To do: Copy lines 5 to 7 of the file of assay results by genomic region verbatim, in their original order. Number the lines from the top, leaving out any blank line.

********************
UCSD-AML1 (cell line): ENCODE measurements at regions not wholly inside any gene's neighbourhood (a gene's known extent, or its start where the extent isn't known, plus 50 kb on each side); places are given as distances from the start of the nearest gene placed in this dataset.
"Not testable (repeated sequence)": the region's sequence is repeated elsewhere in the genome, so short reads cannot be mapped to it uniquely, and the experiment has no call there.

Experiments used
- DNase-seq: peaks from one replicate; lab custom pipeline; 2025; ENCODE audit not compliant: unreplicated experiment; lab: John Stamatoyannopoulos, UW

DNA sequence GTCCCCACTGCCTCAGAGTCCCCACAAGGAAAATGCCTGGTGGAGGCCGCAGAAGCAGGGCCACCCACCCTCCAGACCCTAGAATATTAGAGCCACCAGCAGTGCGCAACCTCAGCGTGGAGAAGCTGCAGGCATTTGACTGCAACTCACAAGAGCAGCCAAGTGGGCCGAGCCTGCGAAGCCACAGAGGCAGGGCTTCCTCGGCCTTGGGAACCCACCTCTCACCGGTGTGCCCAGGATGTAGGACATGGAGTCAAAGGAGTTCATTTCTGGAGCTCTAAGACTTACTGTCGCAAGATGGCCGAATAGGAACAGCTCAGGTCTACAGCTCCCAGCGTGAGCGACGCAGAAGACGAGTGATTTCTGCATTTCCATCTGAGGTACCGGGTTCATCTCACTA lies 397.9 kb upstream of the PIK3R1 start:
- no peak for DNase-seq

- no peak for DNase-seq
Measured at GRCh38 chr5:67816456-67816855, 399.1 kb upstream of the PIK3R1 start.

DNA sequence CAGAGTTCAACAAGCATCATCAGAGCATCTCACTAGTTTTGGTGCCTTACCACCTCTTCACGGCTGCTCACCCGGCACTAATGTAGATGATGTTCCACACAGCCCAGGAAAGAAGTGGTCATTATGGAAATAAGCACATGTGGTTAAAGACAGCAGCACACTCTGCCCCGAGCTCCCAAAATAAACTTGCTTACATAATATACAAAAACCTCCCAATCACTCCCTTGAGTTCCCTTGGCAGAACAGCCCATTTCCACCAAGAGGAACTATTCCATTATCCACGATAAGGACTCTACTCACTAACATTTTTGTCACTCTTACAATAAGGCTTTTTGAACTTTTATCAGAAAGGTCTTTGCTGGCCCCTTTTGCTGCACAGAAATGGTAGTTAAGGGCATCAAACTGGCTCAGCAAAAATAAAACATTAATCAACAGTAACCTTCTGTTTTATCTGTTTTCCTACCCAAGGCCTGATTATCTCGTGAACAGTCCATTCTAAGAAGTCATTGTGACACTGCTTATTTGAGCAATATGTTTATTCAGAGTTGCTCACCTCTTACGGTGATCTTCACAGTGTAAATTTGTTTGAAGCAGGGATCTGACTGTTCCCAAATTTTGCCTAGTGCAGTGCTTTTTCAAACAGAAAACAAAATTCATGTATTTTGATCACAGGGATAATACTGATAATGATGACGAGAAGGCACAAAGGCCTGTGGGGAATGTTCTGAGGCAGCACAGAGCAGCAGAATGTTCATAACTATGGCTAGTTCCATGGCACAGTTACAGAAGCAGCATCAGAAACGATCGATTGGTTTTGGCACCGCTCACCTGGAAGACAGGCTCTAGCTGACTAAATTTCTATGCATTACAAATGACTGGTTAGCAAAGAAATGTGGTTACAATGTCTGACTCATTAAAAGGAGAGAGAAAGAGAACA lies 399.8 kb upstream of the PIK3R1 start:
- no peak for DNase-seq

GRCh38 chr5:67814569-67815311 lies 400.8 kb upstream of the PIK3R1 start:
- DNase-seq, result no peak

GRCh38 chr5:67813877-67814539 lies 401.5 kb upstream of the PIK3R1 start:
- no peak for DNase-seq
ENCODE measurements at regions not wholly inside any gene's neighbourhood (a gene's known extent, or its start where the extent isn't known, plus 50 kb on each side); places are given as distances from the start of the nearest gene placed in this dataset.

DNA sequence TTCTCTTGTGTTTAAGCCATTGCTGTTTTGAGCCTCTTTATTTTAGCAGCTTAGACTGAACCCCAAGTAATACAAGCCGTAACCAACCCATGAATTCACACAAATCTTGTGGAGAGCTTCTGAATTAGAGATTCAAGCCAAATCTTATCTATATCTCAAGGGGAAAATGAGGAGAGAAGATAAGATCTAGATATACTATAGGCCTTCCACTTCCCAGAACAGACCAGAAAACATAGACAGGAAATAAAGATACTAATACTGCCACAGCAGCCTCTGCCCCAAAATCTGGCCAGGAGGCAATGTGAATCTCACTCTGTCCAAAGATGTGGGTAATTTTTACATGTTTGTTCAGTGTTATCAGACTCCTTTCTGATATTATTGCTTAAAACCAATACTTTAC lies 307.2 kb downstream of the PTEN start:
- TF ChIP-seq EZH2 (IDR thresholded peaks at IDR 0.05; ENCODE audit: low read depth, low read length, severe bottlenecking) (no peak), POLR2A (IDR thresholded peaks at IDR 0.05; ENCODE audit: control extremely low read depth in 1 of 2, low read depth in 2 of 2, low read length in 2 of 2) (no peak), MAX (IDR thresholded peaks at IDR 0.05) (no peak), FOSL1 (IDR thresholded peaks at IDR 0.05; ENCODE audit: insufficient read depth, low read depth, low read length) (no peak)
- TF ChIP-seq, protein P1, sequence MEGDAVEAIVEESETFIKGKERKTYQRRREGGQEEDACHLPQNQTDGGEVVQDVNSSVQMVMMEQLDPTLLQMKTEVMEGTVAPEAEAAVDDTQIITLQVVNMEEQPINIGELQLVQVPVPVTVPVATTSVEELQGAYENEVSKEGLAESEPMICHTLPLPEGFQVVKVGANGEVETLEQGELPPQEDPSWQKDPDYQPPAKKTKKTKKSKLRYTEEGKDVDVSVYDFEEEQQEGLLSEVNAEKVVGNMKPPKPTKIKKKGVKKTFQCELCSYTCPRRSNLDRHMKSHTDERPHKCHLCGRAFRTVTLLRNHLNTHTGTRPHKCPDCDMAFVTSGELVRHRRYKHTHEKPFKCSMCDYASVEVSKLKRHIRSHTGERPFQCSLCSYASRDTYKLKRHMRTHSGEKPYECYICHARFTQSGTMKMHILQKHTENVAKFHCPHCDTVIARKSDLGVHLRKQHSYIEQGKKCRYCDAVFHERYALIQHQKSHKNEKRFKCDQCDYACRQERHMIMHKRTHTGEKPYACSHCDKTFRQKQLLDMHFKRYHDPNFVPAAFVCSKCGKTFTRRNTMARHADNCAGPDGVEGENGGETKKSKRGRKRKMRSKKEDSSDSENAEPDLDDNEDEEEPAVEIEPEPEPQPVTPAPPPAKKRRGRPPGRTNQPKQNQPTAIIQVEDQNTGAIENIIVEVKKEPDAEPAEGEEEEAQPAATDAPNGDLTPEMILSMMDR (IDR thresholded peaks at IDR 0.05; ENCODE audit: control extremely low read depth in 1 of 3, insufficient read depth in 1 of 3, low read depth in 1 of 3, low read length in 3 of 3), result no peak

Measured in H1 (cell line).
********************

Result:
DNA sequence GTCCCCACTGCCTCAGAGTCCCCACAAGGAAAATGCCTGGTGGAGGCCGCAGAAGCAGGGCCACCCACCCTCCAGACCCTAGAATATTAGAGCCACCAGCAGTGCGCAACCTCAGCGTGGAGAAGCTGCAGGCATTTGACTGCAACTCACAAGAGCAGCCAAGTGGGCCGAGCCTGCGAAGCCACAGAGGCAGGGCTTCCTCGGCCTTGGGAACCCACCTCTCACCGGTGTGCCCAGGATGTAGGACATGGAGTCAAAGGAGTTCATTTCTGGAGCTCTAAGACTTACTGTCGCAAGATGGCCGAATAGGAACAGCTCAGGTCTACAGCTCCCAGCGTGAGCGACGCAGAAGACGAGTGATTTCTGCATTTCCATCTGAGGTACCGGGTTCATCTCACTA lies 397.9 kb upstream of the PIK3R1 start:
- no peak for DNase-seq

- no peak for DNase-seq